Artist Interview: qualchan.
Coming back into the vaporwave fray after out extended hiatus, Sunbleach is back with a new interview with the Pacific Northwest artist qualchan.. No, that second period is not a typo – the proper name for the moniker is “qualchan.”! Having released on multiple labels including but not limited to Adhesive Sounds and Celldeath Tapes, qualchan. produces a unique form of vaporwave music that is highly influenced by tape music. qualchan.’s albums (such as the spectacle. often feature just two tracks that simulate two different sides of a cassette tape. Tracks feature sample curation and classic-style vaporwave edits with significant post-processing to emulate themes of environmental degradation, decay, and disappointment with the human race’s treatment toward nature. Although humans might not treat our Spaceship Earth with love, it remains a steadfast part of qualchan.’s musical aesthetic that things can get better – but only if we have the courage and extreme devotion to carry them out.
This interview was conducted in June and July of 2018. qualchan. also provided a curated mix particular to this interview, which you can listen to here. Sunbleach would also like to extend a personal thank-you to qualchan. for facilitating this site’s revitalization following the summer.
S: I’ve gotta get this out of the way before we go any further – why the period at the end of “qualchan.”?
Q: Ya know, I have been putting periods at the end of whatever name I’m recording under since my mid-teens (I’m thirty-five), and it’s something I’ve struggled with because people oftentimes leave the period off! I don’t want to seem nitpicky when I reach out to them to fix it. Maybe I should just drop it? Who knows? I’ve been recording as qualchan. for six years now, somaybe it’s too late to change it at this point.
S: Hey, I like it. It’s different, and it makes you easily recognizable/rememberable (is that a word?). Anyway, your music is notable for splicing together various tracks and movements into a suites of music that are presented as if they make up an entire side of a cassette. What inspired this decision?
Q: To be honest, I’m not sure. It started on the here, tyrant death. tape, and it just felt like the next evolutionary step for my sound. With each release I keep getting closer to realizing my true voice, which I think is vital for any artist. Not saying that you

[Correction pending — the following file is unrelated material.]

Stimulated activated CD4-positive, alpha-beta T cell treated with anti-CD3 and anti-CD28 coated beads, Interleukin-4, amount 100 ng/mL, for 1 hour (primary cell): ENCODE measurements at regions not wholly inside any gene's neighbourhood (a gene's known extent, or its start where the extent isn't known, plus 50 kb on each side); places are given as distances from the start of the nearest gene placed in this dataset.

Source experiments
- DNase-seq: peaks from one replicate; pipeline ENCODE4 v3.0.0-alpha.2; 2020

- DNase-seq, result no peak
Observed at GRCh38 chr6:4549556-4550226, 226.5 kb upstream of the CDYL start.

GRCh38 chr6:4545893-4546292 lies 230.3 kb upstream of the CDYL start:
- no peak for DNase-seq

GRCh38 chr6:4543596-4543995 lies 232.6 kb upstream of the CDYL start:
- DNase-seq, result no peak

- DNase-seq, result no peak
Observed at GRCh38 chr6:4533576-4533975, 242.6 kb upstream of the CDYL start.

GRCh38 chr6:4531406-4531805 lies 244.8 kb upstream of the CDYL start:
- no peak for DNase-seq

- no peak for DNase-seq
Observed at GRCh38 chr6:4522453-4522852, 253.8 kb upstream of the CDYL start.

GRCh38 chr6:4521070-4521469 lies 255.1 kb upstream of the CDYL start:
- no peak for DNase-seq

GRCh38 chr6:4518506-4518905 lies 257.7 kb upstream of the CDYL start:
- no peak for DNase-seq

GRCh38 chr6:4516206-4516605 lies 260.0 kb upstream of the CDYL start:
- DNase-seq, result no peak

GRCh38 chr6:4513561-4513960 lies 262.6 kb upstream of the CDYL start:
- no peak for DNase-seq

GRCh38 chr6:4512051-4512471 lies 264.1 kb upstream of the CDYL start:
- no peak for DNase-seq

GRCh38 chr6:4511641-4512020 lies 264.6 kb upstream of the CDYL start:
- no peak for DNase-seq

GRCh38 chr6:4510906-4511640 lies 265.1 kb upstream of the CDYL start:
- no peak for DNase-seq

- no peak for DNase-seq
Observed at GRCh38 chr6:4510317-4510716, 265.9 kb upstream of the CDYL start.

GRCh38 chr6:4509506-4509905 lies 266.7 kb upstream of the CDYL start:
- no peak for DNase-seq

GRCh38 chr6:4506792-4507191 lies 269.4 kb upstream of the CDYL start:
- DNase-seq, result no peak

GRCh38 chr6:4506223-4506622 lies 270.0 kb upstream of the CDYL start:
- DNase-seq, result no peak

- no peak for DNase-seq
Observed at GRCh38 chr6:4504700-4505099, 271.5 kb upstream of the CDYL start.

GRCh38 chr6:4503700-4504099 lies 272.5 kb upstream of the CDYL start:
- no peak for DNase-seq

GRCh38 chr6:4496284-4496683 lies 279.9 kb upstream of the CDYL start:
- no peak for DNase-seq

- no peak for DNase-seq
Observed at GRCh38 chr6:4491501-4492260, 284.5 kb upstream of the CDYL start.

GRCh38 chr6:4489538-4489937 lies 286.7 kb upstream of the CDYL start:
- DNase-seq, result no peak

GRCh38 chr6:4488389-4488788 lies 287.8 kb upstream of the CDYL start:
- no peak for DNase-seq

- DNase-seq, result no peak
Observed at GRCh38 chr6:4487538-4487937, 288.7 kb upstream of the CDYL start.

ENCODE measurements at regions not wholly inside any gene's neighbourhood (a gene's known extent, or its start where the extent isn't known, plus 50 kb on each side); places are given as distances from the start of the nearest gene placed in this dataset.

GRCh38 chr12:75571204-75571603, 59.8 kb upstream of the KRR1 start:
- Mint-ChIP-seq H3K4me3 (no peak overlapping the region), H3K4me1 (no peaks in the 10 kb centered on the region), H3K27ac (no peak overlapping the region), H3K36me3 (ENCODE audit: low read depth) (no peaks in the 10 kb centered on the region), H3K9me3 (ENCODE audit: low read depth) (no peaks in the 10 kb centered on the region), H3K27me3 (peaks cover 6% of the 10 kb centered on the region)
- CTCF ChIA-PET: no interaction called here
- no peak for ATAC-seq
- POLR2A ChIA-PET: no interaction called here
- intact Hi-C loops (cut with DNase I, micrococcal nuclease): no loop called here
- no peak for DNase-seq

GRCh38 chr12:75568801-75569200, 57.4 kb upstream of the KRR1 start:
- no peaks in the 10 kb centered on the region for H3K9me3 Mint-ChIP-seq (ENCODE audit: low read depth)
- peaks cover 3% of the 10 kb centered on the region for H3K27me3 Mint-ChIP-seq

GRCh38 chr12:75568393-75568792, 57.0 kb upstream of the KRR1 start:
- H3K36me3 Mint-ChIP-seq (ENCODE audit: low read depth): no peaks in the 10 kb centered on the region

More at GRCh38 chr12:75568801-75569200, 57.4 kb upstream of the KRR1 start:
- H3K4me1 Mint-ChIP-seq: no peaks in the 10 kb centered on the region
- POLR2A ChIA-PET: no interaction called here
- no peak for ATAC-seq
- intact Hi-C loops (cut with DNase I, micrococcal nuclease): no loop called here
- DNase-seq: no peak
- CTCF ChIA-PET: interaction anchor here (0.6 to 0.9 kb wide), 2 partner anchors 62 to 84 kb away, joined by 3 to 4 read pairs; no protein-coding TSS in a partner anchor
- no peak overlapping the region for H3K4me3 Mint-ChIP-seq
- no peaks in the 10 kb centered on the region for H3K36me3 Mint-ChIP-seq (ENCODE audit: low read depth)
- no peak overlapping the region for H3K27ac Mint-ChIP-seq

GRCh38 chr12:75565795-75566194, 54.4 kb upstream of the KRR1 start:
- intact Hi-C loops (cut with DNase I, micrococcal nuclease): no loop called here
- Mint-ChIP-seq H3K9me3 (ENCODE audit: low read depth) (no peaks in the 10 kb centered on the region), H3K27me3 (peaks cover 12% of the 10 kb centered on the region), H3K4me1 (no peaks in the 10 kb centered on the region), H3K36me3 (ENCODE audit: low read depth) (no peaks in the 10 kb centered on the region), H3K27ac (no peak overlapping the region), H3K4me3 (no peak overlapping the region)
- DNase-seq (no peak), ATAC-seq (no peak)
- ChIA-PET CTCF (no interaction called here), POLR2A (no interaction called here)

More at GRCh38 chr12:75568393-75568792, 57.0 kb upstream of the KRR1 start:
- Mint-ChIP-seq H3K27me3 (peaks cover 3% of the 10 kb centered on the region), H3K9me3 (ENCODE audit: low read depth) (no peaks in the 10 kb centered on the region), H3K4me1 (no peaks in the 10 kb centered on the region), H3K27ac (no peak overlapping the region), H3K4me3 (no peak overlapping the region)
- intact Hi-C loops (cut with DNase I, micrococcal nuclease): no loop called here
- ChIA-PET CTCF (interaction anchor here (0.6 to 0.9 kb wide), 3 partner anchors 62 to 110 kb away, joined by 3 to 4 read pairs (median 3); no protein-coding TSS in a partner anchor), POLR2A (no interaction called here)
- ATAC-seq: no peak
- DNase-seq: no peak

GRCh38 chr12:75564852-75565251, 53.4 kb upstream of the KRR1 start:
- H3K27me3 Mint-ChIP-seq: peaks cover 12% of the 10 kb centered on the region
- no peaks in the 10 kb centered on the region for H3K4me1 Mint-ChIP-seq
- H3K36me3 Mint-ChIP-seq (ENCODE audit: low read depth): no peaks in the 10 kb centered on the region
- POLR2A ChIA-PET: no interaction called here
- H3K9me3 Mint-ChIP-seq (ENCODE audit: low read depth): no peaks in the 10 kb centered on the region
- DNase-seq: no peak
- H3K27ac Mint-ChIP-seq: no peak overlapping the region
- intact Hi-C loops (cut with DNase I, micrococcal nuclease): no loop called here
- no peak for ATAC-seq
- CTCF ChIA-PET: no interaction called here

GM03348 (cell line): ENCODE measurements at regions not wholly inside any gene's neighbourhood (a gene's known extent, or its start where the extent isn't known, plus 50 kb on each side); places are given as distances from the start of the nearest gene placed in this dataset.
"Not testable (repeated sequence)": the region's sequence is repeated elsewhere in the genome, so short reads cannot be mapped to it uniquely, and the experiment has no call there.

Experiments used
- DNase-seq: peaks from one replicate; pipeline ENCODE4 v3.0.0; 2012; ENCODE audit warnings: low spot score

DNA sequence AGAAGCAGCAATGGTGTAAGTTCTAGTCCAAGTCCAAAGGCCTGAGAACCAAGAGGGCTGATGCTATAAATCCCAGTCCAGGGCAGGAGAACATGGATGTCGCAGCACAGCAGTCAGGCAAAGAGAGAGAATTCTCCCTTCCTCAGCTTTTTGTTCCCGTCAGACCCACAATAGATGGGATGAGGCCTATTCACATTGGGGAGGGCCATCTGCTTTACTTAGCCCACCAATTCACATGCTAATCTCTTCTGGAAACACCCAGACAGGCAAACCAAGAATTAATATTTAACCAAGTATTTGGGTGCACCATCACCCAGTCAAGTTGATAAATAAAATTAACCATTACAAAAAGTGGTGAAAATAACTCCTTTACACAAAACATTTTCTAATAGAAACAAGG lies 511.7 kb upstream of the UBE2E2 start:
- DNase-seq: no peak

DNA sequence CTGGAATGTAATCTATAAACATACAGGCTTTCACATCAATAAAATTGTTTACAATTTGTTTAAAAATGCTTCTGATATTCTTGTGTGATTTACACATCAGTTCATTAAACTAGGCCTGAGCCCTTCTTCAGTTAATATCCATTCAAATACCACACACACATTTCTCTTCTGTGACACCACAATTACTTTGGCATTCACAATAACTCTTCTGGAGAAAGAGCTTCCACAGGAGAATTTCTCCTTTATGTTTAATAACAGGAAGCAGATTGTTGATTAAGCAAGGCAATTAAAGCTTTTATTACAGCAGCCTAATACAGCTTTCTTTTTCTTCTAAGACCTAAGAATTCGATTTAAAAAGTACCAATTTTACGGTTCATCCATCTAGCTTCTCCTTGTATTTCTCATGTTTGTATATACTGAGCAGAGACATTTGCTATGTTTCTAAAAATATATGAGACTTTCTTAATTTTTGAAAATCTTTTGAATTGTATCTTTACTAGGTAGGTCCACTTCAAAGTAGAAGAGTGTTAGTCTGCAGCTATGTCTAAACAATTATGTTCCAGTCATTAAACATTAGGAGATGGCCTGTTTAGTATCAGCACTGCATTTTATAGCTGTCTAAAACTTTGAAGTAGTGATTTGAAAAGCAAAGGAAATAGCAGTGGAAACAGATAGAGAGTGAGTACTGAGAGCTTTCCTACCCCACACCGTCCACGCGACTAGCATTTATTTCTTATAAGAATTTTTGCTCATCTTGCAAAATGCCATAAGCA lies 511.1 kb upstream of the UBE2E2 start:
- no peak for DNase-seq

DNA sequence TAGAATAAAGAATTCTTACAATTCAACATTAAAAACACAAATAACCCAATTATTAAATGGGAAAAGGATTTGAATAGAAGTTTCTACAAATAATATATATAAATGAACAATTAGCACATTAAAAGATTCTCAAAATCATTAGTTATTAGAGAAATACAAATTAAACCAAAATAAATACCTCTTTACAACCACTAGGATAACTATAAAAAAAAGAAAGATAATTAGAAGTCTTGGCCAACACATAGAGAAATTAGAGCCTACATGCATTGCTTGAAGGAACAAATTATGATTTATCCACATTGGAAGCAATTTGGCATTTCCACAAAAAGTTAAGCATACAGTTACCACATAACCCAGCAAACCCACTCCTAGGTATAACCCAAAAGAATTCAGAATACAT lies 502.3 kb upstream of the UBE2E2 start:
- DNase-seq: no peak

have to reinvent the wheel, but why not try to create your own wave?
S: What else do you see as part of your “own wave”? What do you see that makes qualchan. as qualchan.?
Q: I’m bringing a different energy to things I feel. There is definitely a dark undercurrent that runs through a lot of music, but it’s really fucking corny. If your music isn’t focusing on the impending death of all living beings, then you’re doing something wrong.
S: You’ve described your album one hundred years. as a “sour take on new age” (a term also used for earlier albums) that you’ve termed “now age”. Can you go into more detail about how “now age” affects your creative style?
Q: For fear of this coming off as pretentious or turning into a manifesto of sorts, I’ll try to keep this as succinct as possible. The “now age” is my is a reflection of the fear and dread I feel living through the Anthropocene. Species are dying out at an accelerated rate, massive swaths of the rainforest are cut down every day for livestock grazing which are then led to a cruel and inhumane end on the slaughter room floor. The Great Barrier Reef is almost dead, not to mention trash island. Anyway, as far as sound goes, I’ve been a fan of new age ever since a family friend gave me the Kitaro’s Silk Road soundtrack record when I was eleven, and have become obsessed with it over the last ten years. I wanted to move in those zones but represent living in Cascadia while also refracting my feelings of hopelessness of watching the earth burn around me.